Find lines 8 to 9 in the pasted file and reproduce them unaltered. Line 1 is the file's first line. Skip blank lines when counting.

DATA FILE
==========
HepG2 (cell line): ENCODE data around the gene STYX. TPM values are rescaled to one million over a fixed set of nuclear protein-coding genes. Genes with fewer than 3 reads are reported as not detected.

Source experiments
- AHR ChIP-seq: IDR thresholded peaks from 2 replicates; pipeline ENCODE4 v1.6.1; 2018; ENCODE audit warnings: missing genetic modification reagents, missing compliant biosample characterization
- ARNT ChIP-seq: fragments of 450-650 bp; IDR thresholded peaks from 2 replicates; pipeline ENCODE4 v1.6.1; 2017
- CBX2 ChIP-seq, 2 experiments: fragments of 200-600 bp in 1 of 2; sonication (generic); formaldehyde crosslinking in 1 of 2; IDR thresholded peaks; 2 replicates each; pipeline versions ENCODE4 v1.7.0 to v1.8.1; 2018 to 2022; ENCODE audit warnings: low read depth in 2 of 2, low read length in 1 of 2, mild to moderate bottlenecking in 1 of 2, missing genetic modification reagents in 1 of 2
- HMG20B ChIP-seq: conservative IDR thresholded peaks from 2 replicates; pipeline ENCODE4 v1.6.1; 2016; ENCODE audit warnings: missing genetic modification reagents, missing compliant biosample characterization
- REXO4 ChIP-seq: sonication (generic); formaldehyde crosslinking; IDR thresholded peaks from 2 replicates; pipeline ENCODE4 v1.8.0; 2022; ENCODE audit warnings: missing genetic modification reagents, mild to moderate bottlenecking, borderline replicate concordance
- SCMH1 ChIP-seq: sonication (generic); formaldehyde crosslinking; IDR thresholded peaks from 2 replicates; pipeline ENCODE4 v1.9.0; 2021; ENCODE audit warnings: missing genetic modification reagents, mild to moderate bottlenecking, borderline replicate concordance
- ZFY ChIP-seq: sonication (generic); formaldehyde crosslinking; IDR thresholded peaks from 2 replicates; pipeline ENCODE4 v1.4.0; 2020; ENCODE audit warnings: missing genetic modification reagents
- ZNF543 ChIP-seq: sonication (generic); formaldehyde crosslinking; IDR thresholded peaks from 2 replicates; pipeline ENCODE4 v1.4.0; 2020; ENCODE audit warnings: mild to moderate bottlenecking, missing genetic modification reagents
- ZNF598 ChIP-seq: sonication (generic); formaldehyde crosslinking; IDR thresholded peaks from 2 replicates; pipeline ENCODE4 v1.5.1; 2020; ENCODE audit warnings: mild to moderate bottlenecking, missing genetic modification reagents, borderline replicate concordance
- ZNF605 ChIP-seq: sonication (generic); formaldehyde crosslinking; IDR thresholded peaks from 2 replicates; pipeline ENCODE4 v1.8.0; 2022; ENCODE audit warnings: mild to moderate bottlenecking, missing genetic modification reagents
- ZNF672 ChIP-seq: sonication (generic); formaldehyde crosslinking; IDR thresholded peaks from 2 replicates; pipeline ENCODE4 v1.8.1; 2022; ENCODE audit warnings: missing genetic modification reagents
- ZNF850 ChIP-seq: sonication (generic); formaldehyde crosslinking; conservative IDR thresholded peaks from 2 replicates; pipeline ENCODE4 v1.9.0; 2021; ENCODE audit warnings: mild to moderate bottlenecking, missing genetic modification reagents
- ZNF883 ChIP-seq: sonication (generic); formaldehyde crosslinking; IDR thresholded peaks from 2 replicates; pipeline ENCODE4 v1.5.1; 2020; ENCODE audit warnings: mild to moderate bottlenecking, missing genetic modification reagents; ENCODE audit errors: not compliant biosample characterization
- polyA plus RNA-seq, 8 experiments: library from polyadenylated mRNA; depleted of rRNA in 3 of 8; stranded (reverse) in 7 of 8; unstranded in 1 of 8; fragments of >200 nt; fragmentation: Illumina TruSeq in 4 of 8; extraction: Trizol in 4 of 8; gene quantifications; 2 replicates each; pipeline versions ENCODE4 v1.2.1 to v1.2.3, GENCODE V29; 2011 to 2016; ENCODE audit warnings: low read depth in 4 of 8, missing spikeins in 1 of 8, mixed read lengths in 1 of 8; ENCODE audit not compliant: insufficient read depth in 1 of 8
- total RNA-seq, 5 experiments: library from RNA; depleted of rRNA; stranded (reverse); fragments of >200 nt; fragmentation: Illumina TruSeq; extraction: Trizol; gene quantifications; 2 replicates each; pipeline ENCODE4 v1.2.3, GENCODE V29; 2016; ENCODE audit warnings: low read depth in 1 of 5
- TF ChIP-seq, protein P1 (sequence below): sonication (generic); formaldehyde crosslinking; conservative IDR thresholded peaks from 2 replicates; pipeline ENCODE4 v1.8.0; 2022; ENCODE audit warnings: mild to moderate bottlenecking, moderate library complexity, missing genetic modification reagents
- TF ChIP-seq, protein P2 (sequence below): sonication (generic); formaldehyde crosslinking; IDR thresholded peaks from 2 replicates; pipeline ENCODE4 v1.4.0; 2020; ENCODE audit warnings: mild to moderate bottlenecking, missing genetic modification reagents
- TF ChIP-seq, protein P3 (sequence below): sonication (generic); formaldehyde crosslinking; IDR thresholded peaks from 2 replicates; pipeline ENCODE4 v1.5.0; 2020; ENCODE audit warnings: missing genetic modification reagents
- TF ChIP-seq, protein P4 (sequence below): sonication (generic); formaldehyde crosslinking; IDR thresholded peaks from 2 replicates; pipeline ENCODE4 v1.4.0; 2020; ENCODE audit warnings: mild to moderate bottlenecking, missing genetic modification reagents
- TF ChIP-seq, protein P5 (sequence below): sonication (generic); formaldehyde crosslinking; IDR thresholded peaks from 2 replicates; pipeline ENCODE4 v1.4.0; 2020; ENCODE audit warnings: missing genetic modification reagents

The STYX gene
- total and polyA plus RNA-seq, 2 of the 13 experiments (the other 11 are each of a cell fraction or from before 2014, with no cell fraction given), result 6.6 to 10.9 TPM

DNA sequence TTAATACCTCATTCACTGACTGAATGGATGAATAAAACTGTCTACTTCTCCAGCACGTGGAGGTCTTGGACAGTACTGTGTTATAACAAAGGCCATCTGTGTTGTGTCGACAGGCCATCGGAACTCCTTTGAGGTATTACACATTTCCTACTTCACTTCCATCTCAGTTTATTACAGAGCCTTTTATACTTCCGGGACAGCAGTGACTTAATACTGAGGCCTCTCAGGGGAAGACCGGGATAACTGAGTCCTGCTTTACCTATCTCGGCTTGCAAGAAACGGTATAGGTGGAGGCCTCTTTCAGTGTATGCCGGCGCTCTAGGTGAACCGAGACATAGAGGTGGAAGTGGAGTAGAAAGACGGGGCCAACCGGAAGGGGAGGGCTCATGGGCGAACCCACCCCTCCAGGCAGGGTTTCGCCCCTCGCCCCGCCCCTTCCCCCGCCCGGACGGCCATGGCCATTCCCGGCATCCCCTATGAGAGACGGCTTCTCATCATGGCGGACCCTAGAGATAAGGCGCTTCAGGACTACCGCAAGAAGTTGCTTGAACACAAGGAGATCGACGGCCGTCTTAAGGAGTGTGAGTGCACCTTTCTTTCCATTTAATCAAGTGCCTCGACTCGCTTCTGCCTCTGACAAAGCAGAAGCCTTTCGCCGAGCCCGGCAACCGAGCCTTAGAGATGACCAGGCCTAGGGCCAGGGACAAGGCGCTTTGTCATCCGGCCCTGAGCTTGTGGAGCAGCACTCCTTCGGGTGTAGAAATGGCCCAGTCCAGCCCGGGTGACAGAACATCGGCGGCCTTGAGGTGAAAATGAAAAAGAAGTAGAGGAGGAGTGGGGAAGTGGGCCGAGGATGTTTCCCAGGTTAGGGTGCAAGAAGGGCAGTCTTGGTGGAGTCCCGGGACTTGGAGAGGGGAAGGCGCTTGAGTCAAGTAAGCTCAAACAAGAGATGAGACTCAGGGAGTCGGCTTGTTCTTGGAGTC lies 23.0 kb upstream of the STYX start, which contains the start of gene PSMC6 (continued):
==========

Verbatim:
- SCMH1 ChIP-seq: sonication (generic); formaldehyde crosslinking; IDR thresholded peaks from 2 replicates; pipeline ENCODE4 v1.9.0; 2021; ENCODE audit warnings: missing genetic modification reagents, mild to moderate bottlenecking, borderline replicate concordance
- ZFY ChIP-seq: sonication (generic); formaldehyde crosslinking; IDR thresholded peaks from 2 replicates; pipeline ENCODE4 v1.4.0; 2020; ENCODE audit warnings: missing genetic modification reagents